Food & Recipes

Surprise! Your Kitchen Sponge Is the Most Germy Household Item

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When you think of the most germy item in your home, your kitchen sponge probably isn’t the first object to come to mind. Surely, the toilet seat or a door knob seems like it would be so much more germ-laden. But alas, it is indeed your kitchen sponge.

A new study published in Scientific Reports found that kitchen sponges show a local density of a whopping 54 billion bacterial cells per cubic centimeter. To give you an idea of how much that is, it’s equivalent to the No. 2 going into your toilet. Gross, right?

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“Despite common misconception, it was demonstrated that kitchen environments host more microbes than toilets,” the researchers wrote. “This was mainly due to the contribution of kitchen sponges which were proven to represent the biggest reservoirs of active bacteria in the whole house.”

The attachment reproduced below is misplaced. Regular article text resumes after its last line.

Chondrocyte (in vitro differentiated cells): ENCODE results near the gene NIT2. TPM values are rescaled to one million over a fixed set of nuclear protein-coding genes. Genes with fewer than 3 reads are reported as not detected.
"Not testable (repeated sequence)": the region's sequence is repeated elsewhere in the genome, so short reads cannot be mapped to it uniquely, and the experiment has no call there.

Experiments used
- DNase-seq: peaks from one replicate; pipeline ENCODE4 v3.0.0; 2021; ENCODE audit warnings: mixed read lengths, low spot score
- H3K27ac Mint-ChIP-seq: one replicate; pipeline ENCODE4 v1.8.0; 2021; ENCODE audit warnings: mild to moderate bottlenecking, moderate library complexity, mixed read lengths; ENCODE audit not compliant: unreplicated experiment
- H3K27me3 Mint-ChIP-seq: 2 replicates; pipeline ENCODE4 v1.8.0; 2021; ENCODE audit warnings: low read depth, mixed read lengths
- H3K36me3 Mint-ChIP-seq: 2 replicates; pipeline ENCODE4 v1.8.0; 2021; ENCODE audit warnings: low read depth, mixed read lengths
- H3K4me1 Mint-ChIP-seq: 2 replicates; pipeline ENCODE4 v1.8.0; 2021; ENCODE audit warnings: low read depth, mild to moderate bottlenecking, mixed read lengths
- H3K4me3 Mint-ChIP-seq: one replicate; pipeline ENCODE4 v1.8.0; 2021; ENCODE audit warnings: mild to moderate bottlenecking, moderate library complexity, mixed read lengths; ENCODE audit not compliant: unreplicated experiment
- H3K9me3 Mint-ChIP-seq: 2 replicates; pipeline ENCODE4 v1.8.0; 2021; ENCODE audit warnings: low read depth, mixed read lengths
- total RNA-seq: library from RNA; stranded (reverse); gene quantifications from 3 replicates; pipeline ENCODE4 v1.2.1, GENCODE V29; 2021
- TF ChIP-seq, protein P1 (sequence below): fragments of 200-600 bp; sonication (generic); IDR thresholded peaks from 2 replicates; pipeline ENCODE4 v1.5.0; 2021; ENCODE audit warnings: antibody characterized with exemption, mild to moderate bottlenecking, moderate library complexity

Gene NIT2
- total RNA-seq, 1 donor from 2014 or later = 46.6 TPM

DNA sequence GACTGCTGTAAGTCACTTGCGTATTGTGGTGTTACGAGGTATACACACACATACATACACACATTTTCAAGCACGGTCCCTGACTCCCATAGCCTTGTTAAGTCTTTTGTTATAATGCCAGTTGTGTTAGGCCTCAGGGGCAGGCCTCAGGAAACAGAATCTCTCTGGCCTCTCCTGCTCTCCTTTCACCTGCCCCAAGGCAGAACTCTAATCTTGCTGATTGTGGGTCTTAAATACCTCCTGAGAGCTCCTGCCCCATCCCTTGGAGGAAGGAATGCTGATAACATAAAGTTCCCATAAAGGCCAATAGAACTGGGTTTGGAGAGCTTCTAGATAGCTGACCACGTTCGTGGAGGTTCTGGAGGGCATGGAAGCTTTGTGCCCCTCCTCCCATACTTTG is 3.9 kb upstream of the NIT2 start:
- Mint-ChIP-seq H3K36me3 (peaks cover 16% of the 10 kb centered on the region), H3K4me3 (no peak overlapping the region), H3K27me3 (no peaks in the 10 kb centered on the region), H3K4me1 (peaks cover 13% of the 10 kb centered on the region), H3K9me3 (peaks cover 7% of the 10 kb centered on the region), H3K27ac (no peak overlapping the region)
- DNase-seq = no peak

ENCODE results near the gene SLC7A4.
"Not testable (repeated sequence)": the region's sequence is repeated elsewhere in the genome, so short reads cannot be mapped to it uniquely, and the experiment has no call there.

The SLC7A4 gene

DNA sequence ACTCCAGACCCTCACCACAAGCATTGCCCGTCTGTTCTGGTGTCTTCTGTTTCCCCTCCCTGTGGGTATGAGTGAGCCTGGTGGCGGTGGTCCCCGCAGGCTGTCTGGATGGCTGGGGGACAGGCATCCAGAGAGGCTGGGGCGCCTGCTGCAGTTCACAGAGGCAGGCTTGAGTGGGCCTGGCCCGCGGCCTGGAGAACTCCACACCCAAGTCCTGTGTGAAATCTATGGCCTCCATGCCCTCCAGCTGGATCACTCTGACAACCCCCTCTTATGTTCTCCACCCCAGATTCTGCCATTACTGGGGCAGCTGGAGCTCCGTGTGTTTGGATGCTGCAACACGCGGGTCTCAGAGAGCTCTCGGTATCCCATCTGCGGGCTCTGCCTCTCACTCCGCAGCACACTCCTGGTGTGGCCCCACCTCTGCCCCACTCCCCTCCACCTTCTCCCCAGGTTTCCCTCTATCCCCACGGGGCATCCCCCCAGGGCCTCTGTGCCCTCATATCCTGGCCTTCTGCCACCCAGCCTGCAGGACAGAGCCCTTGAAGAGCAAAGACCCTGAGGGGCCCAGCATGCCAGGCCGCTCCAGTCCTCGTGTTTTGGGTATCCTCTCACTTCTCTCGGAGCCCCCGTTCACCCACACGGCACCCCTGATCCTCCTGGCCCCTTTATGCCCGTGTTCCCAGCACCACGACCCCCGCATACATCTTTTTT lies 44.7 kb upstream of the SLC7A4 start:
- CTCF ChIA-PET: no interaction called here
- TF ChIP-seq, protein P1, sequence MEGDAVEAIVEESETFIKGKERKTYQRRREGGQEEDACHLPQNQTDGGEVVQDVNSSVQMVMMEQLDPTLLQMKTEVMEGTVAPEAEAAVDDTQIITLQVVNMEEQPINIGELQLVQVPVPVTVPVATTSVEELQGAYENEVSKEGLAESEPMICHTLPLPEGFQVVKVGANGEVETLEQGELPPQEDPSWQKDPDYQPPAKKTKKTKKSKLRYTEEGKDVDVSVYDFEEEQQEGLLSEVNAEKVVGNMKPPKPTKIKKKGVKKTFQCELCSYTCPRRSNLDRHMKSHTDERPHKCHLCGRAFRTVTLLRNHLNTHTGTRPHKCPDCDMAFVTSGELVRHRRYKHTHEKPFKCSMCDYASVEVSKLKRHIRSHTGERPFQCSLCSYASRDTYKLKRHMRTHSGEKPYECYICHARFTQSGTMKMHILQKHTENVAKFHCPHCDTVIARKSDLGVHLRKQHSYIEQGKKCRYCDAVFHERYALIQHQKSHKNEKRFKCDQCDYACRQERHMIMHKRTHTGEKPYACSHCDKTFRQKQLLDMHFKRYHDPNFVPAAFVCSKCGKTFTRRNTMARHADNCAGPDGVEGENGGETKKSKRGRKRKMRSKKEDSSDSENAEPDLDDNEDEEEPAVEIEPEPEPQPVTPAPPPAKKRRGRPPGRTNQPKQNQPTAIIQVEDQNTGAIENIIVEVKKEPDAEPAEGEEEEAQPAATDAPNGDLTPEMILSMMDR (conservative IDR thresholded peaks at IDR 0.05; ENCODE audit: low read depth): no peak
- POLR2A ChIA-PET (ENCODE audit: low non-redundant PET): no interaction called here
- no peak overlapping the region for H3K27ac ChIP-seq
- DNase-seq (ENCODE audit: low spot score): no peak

It’s hard to believe that an object used to clean so many other items would be so… well, dirty. But if you think about it, it actually makes a lot of sense that a kitchen sponge has a lot of germs. After all, it spends a lot of time coming in contact with water and also with food.

Though this may seem alarming, it’s important to remember that bacteria is everywhere, even within our own bodies. The focus therefore shouldn’t necessarily be on the fact that bacteria is there, but whether there is an overabundance of harmful bacteria — and how to prevent that from building up.

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How to clean a kitchen sponge

  • Probably don’t bother with boiling it or putting it in the microwave. The study found that kitchen sponges cleaned in this manner did not contain less bacteria than the unclean ones.

  • The best option is to keep replacing your sponges regularly. This will also reduce risk of any counter-productivity from unsuccessful cleaning methods.

  • In the meantime between sponges, bleach works wonderfully — mixing 3/4 of a cup of bleach in one gallon of water, and then soaking the sponge for five minutes was found to kill 99.9 percent of three types of harmful bacteria in another study.

h/t IFLScience.com

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